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Like job seekers who take the Myers-Briggs personality test to help steer them to suitable professions, we’d simply take a relationship test, whose results would identify our most compatible types of mates and rule out the frogs. Problem solved.
Of course, Cosmopolitan magazine has been running pop psychology love quizzes ? �Which Bachelor Is Right for You?,� �Is He Naughty or Nice?� ? for decades linked over here, prompting young women the world over to assess how sexually or socially compatible they might be with their objects of desire.
Now, a handful of dating Web sites are competing to impose some science, or at least some structure, on the quest for love by using different kinds of tests to winnow the selection process. In short, each of these sites is aiming to be the Netflix of love.
Instead of using a proprietary algorithm to recommend movies you might enjoy, based on your past choices, however, these dating sites offer you a list of romantic candidates whose selection is based on proprietary analyses of personality characteristics or biological markers.
Consider ScientificMatch, founded about two years ago, which aims to create romantic chemistry via genetic testing. The site, which matches people based on certain genetic markers for the immune system, takes its cue from studies showing that women are more attracted to the smell of men who have very different immune systems from their own. The site charges $1, for a lifetime membership ? the lofty fee includes a cheek swabbing kit, DNA processing, a criminal and bankruptcy background check, as well as verification of age and marital status, the site says.
Indeed, at least from the point of view of evolutionary science, you’d be better off spending $50 ? and more likely to find a mate ? by using a premium dating site than by dropping $50 on drinks in the uncertain waters of singles bars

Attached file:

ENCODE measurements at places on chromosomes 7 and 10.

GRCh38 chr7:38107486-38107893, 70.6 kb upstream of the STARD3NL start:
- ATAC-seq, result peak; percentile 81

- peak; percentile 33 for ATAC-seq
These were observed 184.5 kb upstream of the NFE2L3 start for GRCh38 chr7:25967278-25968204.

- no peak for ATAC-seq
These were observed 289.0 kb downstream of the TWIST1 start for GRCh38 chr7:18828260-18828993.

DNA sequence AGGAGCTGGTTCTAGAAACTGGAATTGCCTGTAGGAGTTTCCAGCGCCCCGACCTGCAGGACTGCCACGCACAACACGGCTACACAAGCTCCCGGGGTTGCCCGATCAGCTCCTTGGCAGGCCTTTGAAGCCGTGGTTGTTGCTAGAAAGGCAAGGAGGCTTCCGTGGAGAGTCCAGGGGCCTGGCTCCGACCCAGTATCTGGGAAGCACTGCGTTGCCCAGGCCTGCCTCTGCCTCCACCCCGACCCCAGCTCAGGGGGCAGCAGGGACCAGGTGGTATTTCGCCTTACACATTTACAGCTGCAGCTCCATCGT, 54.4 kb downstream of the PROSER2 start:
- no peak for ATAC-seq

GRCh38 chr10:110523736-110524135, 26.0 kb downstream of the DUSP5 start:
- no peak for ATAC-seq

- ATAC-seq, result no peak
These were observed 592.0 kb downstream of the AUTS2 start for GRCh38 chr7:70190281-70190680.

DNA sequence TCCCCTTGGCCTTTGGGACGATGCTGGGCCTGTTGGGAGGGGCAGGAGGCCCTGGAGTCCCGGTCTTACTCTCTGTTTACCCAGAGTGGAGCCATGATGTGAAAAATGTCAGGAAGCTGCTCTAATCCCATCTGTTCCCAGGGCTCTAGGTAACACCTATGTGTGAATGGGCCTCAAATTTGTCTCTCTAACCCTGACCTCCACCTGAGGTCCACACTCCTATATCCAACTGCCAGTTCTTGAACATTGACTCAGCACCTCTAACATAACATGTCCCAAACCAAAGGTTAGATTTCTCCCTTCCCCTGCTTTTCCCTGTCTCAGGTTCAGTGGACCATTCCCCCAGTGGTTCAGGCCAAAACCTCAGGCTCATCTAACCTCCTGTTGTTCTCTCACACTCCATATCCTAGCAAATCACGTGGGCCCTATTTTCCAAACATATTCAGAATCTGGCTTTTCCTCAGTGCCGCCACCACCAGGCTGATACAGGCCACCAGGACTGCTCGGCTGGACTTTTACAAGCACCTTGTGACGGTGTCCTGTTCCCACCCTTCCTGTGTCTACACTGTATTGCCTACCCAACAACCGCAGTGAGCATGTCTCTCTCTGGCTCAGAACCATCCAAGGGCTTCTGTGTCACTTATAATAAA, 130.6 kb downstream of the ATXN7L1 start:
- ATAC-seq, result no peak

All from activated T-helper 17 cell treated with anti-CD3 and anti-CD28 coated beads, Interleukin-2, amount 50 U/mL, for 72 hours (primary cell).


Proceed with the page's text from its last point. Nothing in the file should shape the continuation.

Then there’s Chemistry, started in 2006 by the dating giant Match. Helen Fisher, the biological anthropologist who developed Chemistry’s questionnaire, says the site is designed to predict compatibility based on traits of temperament like adventurousness, decisiveness or empathy. And it charges a premium for its services: about $50 for a one-month membership, compared with about $35 for Match.
Founded in 2000 by a psychologist with experience in marriage counseling, eHarmony focuses on singles willing to invest time and to pay premium prices to find a long-term partner. People who register with the site fill out a long questionnaire that is intended to match people based on similarities in sociological variables like values, family background and social styles. Membership can cost up to $ a month.
Online dating is a $976 million annual industry in the United States, according to estimates from Marketdata Enterprises, a research firm. So, to stand out among hundreds of mass-market, open-community sites that attract everyone from people trolling for quick hookups to those headed for holy matrimony, a few services offer more elaborate mate-finding methods.
They build brand identity when they �target people who are looking for relationships rather than just dating,� says John LaRosa, the research director at Marketdata Enterprises. That means matchmaking sites with fewer users can charge more per subscriber than larger sites that list online personals.